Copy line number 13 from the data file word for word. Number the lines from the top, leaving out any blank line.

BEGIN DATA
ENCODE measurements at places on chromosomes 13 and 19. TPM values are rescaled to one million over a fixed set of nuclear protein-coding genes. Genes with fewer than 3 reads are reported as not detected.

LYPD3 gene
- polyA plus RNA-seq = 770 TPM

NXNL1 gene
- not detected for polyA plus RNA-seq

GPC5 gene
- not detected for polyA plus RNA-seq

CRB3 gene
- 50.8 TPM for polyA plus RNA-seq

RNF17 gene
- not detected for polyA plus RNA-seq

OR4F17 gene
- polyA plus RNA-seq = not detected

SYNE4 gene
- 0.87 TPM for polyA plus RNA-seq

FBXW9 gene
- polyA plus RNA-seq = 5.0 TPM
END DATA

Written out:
- polyA plus RNA-seq = not detected